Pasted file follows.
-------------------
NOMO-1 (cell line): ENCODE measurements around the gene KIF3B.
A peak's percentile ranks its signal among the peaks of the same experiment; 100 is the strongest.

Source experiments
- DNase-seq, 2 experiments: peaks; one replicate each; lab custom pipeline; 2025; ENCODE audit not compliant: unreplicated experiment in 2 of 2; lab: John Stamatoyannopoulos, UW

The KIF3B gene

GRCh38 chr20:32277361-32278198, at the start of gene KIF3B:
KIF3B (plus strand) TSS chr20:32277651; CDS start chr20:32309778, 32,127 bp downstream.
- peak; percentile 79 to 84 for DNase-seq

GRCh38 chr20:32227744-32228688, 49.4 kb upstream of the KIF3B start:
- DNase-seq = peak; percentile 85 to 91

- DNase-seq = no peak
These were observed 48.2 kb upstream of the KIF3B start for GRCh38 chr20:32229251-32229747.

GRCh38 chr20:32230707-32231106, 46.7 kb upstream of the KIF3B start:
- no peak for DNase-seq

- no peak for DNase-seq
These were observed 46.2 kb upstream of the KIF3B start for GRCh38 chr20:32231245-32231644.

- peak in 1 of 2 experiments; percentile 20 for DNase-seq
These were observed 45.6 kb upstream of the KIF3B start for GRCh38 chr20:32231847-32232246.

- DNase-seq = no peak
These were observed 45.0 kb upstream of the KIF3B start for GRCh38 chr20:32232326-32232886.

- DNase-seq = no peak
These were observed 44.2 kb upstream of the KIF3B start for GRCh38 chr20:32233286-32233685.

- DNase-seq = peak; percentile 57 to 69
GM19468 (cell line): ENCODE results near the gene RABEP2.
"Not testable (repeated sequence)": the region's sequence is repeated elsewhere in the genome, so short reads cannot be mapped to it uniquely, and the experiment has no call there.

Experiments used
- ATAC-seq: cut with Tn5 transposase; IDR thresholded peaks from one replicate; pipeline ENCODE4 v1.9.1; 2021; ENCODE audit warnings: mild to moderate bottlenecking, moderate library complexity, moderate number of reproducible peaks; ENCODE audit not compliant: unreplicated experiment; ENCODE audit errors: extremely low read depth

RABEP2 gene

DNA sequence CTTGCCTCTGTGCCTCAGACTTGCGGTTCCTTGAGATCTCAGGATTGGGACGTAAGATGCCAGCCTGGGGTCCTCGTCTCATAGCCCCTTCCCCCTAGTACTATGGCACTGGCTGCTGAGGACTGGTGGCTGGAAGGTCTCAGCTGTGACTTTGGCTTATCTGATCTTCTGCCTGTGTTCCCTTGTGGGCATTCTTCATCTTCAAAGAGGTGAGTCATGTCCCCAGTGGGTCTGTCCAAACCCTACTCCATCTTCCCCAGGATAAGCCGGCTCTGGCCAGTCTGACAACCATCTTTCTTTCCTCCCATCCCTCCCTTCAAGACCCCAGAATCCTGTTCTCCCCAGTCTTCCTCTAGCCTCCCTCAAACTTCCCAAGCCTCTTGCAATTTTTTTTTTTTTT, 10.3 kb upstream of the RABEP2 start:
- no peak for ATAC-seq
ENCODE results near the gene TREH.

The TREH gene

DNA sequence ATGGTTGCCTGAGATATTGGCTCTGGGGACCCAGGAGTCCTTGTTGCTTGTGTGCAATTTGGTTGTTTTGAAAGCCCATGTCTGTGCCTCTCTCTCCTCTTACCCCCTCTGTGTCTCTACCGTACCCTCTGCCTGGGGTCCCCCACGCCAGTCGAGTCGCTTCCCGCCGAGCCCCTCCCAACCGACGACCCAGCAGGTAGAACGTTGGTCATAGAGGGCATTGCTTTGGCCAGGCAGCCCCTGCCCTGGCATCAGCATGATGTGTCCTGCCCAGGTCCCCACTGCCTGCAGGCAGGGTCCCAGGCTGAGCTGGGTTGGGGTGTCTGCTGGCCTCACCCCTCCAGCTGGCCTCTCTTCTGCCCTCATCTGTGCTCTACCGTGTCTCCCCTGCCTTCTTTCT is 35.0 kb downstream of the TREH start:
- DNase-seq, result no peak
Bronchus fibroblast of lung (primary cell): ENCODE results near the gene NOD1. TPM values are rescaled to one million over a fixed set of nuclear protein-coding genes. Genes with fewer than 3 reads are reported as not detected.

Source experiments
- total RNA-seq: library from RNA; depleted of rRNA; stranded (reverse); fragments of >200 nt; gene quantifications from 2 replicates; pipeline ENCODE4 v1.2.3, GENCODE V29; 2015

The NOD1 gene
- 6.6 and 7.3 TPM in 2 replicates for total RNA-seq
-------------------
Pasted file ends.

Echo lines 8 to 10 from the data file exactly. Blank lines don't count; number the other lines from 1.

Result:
- peak; percentile 79 to 84 for DNase-seq

GRCh38 chr20:32227744-32228688, 49.4 kb upstream of the KIF3B start:
- DNase-seq = peak; percentile 85 to 91